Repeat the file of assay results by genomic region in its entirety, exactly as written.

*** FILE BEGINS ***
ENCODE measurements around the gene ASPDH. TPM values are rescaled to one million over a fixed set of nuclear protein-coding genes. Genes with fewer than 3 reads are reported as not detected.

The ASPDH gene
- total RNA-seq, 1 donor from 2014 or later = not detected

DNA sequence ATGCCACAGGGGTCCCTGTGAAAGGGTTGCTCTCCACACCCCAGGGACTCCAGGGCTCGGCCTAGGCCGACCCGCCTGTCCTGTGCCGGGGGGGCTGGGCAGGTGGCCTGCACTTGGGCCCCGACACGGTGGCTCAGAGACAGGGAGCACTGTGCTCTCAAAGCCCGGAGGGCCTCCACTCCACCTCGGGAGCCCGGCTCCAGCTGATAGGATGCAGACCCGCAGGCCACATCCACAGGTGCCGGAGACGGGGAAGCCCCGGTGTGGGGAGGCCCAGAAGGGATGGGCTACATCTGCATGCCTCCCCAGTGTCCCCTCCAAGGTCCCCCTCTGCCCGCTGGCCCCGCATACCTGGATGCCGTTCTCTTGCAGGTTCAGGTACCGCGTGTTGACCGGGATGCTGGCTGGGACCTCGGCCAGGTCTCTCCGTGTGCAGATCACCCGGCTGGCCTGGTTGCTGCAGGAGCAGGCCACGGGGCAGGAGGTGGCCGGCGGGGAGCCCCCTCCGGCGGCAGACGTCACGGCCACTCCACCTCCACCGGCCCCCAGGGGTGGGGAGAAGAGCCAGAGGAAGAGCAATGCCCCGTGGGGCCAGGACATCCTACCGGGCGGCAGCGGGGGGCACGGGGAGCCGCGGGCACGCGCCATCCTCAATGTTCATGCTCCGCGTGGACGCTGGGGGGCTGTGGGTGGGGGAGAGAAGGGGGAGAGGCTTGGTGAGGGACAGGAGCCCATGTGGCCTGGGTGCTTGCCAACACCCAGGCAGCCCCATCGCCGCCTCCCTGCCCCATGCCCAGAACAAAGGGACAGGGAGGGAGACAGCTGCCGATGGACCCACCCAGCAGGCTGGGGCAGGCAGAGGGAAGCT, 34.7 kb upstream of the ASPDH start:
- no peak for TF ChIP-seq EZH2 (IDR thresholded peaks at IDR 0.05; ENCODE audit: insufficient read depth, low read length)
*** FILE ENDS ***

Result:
ENCODE measurements around the gene ASPDH. TPM values are rescaled to one million over a fixed set of nuclear protein-coding genes. Genes with fewer than 3 reads are reported as not detected.

The ASPDH gene
- total RNA-seq, 1 donor from 2014 or later = not detected

DNA sequence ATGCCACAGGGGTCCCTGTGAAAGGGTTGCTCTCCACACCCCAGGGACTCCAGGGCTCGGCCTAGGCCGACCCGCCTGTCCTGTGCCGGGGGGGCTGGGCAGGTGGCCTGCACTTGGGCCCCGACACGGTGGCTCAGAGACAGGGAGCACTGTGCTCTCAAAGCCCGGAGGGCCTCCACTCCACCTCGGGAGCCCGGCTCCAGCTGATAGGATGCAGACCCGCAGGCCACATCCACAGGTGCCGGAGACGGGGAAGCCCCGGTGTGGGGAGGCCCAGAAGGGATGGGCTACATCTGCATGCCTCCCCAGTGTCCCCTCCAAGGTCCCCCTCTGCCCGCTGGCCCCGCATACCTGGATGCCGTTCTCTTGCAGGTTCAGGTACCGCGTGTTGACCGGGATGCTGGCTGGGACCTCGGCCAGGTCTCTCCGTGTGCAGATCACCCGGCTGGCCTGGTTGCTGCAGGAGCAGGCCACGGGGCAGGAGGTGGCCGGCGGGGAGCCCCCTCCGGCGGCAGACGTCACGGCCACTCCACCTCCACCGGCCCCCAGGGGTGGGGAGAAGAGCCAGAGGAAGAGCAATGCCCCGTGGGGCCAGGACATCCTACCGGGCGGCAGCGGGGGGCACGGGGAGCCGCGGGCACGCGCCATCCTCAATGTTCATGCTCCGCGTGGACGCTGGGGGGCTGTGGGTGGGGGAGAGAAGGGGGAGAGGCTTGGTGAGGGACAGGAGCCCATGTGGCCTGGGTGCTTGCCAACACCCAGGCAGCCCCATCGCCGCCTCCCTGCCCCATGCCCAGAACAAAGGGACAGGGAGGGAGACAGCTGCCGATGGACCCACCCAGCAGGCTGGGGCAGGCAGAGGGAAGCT, 34.7 kb upstream of the ASPDH start:
- no peak for TF ChIP-seq EZH2 (IDR thresholded peaks at IDR 0.05; ENCODE audit: insufficient read depth, low read length)